Is white chocolate good or bad for you?
There are three main types of chocolate – dark, milk & white – and all three are made from the beans of the cacao tree. I personally prefer the slightly bitter taste of dark chocolate over the other two, and hardly ever eat white chocolate.
However a friend a mine simply adores white chocolate and cannot get enough of it. But does eating white chocolate bring with it any health benefits, and if so, how much should you eat?
How chocolate is made
First the beans of the cacao tree are fermented, which helps develop their flavours and aromas. They are then cleaned, dried and roasted. The outer casing of the beans is discarded, leaving behind cacao ‘nibs’. These nibs are ground down into liquid form, also known as chocolate liquor.
Chocolate liquor contains around 50% cocoa solids and 50% cocoa butter. Cocoa butter is the natural fat found in cacao beans, and when you press it out, you are left with cocoa solids. These solids can then be ground into a powder; these solids are the ones that provide the majority of chocolate’s health benefits.
Chocolate liquor is processed to give you the three types of chocolate:
This type of chocolate is mostly made up of cocoa solids and cocoa butter, and a little bit of sugar. If you have eaten dark chocolate before, you know the packaging comes with percentage labels such as 85% cacao or 70% cacao.
This number tells you how much cocoa solids and cocoa butter the chocolate contains. The rest of the dark chocolate is made up of other ingredients.
Milk chocolate contains milk powder, which is added to give it a creamier and milder taste. It also tends to have larger amounts of added sugar than dark chocolate, to make it more palatable.
White chocolate is made from cocoa butter, sugar & milk and does not contain any cocoa solids.
The table below contains nutritional information for 100 g of dark, white and milk chocolate. Nutritional information will vary greatly from brand to brand and higher quality chocolates are usually more nutritious.
|Fat||31 g||32 g||30|
|Cholesterol||8 mg||21 mg||23 mg|
|Sodium||24 mg||90 mg||79 mg|
|Carbohydrates||61 g||59 g||59 g|
|Fiber||17 g||0.2 g||3.4 g|
|Sugar||48 g||59 g||52 g|
|Protein||4.9 g||6 g||8 g|
|Caffeine||43 mg||0||20 mg|
So is white chocolate healthy?
Most of the polyphenols, flavanols and catechins that function as antioxidants are found in cocoa solids, and they give chocolate its health benefits. Cacao beans and cocoa powder have been shown to contains more antioxidant activity than blueberries and Acai berries, which is why they are healthy to eat.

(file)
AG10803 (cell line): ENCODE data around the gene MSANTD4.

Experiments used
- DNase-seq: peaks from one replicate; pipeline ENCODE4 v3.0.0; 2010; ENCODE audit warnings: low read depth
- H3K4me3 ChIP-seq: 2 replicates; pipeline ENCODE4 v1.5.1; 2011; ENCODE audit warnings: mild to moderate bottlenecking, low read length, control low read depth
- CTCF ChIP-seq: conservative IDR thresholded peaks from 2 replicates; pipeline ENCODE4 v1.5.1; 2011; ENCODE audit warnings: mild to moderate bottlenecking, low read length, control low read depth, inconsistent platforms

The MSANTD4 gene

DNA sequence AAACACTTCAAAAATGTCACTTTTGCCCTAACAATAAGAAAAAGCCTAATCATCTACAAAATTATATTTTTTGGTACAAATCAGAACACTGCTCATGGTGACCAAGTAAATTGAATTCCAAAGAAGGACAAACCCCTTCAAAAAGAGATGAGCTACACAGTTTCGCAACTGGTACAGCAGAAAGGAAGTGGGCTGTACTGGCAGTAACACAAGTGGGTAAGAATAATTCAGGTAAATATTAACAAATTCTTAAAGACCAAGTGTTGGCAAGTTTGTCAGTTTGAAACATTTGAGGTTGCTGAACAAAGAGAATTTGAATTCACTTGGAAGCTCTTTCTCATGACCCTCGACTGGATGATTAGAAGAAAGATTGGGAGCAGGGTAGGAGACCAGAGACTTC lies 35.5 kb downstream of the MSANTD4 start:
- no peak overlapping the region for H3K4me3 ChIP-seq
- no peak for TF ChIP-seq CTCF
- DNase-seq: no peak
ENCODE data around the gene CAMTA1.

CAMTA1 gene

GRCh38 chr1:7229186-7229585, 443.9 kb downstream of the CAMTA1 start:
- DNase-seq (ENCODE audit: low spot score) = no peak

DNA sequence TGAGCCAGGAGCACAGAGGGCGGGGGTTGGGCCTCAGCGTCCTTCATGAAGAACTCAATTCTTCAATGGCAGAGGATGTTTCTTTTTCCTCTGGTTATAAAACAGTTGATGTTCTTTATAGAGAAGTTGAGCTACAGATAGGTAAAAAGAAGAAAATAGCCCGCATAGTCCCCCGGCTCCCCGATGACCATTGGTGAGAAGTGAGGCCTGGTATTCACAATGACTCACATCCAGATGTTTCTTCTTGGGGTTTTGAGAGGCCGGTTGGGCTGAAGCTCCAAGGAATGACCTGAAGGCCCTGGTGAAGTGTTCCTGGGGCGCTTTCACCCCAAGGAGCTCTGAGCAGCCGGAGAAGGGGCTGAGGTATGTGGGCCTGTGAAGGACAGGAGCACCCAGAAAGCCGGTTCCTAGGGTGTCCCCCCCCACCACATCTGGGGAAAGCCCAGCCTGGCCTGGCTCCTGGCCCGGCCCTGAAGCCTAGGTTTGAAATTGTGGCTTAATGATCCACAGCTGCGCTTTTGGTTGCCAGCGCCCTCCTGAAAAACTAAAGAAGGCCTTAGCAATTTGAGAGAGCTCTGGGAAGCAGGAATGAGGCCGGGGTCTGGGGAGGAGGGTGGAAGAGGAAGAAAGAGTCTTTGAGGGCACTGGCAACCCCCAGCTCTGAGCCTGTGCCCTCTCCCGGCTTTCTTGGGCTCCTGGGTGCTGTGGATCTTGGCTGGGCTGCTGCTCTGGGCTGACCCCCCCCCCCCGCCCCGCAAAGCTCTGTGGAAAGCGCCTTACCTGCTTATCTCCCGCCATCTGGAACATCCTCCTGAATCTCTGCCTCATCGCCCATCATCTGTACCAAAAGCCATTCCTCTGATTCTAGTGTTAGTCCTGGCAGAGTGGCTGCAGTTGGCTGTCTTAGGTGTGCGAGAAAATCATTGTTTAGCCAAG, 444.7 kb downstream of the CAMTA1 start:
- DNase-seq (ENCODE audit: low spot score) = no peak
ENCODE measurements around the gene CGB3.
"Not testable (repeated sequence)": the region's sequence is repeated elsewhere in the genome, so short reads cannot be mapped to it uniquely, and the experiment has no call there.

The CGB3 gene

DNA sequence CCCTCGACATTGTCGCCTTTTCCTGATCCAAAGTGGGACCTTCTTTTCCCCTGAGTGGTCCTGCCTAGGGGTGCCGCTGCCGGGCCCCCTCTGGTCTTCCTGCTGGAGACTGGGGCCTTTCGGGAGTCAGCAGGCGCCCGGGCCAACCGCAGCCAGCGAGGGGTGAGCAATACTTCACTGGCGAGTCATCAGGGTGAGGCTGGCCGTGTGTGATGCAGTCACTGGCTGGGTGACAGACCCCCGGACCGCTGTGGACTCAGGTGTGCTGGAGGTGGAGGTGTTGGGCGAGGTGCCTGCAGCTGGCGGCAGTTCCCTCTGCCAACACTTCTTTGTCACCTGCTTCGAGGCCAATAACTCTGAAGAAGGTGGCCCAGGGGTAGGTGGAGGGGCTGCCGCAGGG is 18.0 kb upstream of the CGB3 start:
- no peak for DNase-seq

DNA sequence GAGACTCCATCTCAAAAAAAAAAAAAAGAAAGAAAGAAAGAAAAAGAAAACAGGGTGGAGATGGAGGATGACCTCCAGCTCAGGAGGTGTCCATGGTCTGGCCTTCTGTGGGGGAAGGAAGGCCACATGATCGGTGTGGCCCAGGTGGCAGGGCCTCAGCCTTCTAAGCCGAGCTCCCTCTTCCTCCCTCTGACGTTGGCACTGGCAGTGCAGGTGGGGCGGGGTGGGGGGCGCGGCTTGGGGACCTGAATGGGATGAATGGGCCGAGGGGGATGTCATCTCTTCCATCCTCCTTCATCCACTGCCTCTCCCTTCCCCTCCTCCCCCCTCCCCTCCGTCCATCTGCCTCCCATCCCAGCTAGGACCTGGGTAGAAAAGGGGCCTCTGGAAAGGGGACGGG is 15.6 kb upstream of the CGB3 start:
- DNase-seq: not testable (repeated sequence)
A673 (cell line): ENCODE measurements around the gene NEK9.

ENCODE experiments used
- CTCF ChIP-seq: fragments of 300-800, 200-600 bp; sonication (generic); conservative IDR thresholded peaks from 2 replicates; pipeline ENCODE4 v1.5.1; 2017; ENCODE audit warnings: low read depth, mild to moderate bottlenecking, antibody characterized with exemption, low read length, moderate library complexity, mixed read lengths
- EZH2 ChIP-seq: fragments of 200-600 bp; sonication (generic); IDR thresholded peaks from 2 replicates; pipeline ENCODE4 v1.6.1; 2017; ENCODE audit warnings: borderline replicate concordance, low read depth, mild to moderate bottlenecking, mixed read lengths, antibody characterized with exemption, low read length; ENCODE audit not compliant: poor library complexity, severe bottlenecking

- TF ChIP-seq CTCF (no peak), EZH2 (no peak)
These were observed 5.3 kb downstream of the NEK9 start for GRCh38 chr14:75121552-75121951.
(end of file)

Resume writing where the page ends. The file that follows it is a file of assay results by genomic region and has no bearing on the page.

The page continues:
For example, this study concluded that substances in cocoa powder may contribute to a reduction in LDL (bad) cholesterol, an increase in HDL (good cholesterol) and the suppression of oxidized LDL. Oxidized LDL means that LDL has reacted with free radicals and is potentially dangerous to tissues in your body. Another study showed similar results.
Unfortunately, white chocolate does not contain any cocoa solids, which means that it does not possess many of the health benefits that dark chocolate does. But does it have any health benefits of its own? I tried to find studies that involved white chocolate, but there aren’t many.
This study found that compounds in both dark and white chocolate can improve platelet function and may beneficially affect atherogenesis.
This study found that white but not dark chocolate consumption is associated with exacerbation of acne lesions, so it should be avoided if you suffer from acne vulgaris.
From my research, it seems that white chocolate brings with it very few health benefits and you should eat it sparingly. Compared to dark chocolate, it has very little fiber but does have more sugar & cholesterol. Enjoying it once in a while is perfectly fine, but if you are going to eat chocolate daily, dark chocolate would provide the most benefits to your health.
Like with many products, the quality of chocolate can vary significantly by brand. When choosing a white chocolate, always read labels. Choose a chocolate that has high cocoa butter content, a little sugar, milk and not much else. Some producers use very little cocoa butter and large amounts of other fats instead, making their “white chocolate” far unhealthier. Generally speaking, the more pricy the white chocolate, the better quality it will be.
As you can see from the table above, all chocolate, be it dark, milk or white is high in calories and should be eaten sparingly. Eating a 100 g bar of chocolate everyday will not do your waistline any favours because your body will store the excess calories as fat. A square piece of high quality dark chocolate everyday is fine and you can enjoy a small piece of white chocolate every once in a while.
Out of the three types of chocolate, dark chocolate is the healthiest. White chocolate does not have many health benefits associated with it and should only be eaten occasionally.